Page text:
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Red Hat, Novell Win Open Source Patent Case

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Think you can scare Linux vendors into submission with a patent challenge? Think again. Linux vendors Novell (NASDAQ: NOVL) and Red Hat (NYSE: RHT) have won a patent verdict in a Texas jury trial.

In an October 2007 lawsuit, intellectual property firm IP Innovation LLC had claimed that the Linux vendors were infringing on its U.S. Patent No. 5,072,412, which describes a “User Interface with Multiple Workspaces for Sharing Display System Objects.” The company had been seeking damages “in no event less than a reasonable royalty.”

However, the jury in the trial found that patents were, in fact, invalid.

For Linux’s supporters, the win is a proof point that open source OS vendors can work together on legal issues and face down patent lawsuits.

“The jury’s decision shows that the open source community can stand up to coercion based on bad software patents, and that juries can see through arguments based on FUD,” said Rob Tiller, vice president and assistant general counsel for intellectual property at Red Hat, referring to the common acronym of “Fear, Uncertainty and Doubt.”

As to why the Linux vendors prevailed in the dispute, it all has to with innovation and invention. Among the reasons that make a patent valid is the need for it to be an invention or a new method of some sort that did not exist in a prior form.

“The claims asserted by the plaintiffs were deemed invalid based on the existence of extensive prior art,” Tiller told “In addition, the jury found that the patents-in-suit were invalid because of improper inventorship.”

The patents held by IP Innovation date back to 1991 and were originally held by Xerox, which later sold them to the IP firm. Patent No. 5,072,412 in particular, includes references that date back to 1984, when IBM received U.S. Patent No. 4,484,302. That patent protected a “Single screen display system with multiple virtual display having prioritized service programs and dedicated memory stacks.”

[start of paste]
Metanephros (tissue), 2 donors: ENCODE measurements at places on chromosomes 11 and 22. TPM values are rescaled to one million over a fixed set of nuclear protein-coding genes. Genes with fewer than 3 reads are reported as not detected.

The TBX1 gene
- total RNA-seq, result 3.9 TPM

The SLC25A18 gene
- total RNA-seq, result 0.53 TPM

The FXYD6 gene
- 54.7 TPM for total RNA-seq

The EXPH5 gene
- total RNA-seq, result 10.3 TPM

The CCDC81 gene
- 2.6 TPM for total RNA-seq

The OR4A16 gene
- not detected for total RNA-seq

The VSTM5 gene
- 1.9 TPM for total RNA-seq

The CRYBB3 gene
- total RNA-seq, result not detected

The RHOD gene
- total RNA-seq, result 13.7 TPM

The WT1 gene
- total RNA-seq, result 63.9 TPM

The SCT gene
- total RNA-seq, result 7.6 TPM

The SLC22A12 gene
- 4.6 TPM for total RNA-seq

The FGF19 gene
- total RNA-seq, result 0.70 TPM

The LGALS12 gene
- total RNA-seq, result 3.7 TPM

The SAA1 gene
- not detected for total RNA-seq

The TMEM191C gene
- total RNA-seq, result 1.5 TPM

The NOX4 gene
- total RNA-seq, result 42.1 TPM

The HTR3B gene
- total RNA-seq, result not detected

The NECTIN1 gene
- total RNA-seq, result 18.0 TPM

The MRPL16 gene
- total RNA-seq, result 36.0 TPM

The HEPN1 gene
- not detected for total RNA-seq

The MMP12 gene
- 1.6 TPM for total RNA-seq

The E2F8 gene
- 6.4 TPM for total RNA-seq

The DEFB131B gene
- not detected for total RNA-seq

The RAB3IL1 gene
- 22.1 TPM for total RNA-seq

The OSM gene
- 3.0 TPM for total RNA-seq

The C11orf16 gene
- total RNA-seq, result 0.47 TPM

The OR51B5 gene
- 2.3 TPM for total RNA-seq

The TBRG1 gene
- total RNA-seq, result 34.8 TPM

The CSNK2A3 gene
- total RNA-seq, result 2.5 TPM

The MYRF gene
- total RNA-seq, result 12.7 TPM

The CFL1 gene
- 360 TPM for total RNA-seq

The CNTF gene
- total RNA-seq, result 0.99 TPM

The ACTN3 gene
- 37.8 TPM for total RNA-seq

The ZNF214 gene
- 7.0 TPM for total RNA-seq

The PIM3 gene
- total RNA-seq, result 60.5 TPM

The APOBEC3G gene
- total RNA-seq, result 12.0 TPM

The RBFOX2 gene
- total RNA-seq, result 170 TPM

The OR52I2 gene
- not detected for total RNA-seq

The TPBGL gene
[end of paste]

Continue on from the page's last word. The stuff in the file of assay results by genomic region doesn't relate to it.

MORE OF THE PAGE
While Red Hat and Novell compete against each other for customer dollars and market share, in the issue of their legal defense against IP Innovation, the two firms actually joined forces.

“Red Hat and Novell were represented by the same legal team from the law firm of Gibson, Dunn & Crutcher,” Tiller said.

That’s also something of a change considering that the two have not always seen eye to eye on Linux patent issues. Novell had had a patent covenant with Microsoft since 2006, providing protections for what Microsoft has described as potential intellectual property infringements in Linux. In contrast, Red Hat has no such deal, which has led Microsoft to allege that Red Hat in some way owes Microsoft.

From beginning to end, it took nearly three years for the IP Innovation patent lawsuit to be settled, which as it turns out, isn’t all that long.

“This seems like a long time, but this case was not unusually drawn out,” Tiller said. “Obviously, that’s an unfortunate commentary on the way the system normally works.”

Sean Michael Kerner is a senior editor at, the news service of, the network for technology professionals.

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